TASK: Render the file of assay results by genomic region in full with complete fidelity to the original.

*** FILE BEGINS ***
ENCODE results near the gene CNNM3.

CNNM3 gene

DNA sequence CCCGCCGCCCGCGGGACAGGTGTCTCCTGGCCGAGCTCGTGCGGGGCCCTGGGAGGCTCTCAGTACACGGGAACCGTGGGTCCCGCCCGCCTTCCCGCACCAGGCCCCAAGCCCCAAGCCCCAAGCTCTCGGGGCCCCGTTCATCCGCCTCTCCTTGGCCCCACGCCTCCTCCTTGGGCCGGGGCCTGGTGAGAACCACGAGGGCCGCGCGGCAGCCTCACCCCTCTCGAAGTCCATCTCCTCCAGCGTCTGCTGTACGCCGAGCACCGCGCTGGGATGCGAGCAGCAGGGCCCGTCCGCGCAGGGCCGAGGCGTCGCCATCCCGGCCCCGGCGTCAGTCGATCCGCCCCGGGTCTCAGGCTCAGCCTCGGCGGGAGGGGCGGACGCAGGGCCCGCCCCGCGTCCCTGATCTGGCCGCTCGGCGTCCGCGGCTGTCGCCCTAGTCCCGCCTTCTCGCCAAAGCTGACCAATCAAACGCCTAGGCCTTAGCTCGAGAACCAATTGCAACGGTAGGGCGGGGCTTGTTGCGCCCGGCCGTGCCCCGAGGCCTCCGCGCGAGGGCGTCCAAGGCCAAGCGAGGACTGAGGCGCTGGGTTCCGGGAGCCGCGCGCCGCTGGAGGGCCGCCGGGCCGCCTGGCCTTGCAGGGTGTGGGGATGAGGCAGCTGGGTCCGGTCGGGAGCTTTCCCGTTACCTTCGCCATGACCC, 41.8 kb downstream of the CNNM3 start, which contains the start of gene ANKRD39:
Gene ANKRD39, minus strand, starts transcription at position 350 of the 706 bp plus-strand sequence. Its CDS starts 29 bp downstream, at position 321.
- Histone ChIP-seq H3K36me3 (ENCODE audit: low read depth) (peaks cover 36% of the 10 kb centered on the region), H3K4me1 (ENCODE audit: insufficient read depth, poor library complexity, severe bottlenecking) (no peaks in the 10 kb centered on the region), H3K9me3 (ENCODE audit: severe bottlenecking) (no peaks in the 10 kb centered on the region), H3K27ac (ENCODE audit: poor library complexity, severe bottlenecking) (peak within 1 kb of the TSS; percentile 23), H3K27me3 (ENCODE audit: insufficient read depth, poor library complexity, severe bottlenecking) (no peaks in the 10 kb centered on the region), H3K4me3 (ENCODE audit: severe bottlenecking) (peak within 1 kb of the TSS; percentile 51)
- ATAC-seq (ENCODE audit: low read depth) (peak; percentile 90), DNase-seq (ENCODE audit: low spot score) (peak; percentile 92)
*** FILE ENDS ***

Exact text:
ENCODE results near the gene CNNM3.

CNNM3 gene

DNA sequence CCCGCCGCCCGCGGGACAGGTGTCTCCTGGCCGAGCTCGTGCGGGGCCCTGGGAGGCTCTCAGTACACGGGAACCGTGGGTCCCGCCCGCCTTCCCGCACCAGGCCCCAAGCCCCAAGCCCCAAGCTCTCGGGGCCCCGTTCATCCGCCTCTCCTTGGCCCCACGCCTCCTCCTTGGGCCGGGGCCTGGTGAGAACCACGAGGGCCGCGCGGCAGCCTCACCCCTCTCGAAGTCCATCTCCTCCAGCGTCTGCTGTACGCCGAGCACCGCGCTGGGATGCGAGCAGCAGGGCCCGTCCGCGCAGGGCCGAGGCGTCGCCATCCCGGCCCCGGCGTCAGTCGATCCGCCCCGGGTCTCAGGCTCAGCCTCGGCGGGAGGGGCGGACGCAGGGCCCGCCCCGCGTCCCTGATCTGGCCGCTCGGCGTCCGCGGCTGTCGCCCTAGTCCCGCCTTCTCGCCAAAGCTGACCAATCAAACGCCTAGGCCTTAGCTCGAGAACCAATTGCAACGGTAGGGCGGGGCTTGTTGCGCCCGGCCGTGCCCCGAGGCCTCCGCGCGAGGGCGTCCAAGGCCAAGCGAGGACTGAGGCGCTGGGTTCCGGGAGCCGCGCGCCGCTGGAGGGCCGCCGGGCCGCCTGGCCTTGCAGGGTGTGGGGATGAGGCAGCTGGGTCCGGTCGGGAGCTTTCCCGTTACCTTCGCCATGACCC, 41.8 kb downstream of the CNNM3 start, which contains the start of gene ANKRD39:
Gene ANKRD39, minus strand, starts transcription at position 350 of the 706 bp plus-strand sequence. Its CDS starts 29 bp downstream, at position 321.
- Histone ChIP-seq H3K36me3 (ENCODE audit: low read depth) (peaks cover 36% of the 10 kb centered on the region), H3K4me1 (ENCODE audit: insufficient read depth, poor library complexity, severe bottlenecking) (no peaks in the 10 kb centered on the region), H3K9me3 (ENCODE audit: severe bottlenecking) (no peaks in the 10 kb centered on the region), H3K27ac (ENCODE audit: poor library complexity, severe bottlenecking) (peak within 1 kb of the TSS; percentile 23), H3K27me3 (ENCODE audit: insufficient read depth, poor library complexity, severe bottlenecking) (no peaks in the 10 kb centered on the region), H3K4me3 (ENCODE audit: severe bottlenecking) (peak within 1 kb of the TSS; percentile 51)
- ATAC-seq (ENCODE audit: low read depth) (peak; percentile 90), DNase-seq (ENCODE audit: low spot score) (peak; percentile 92)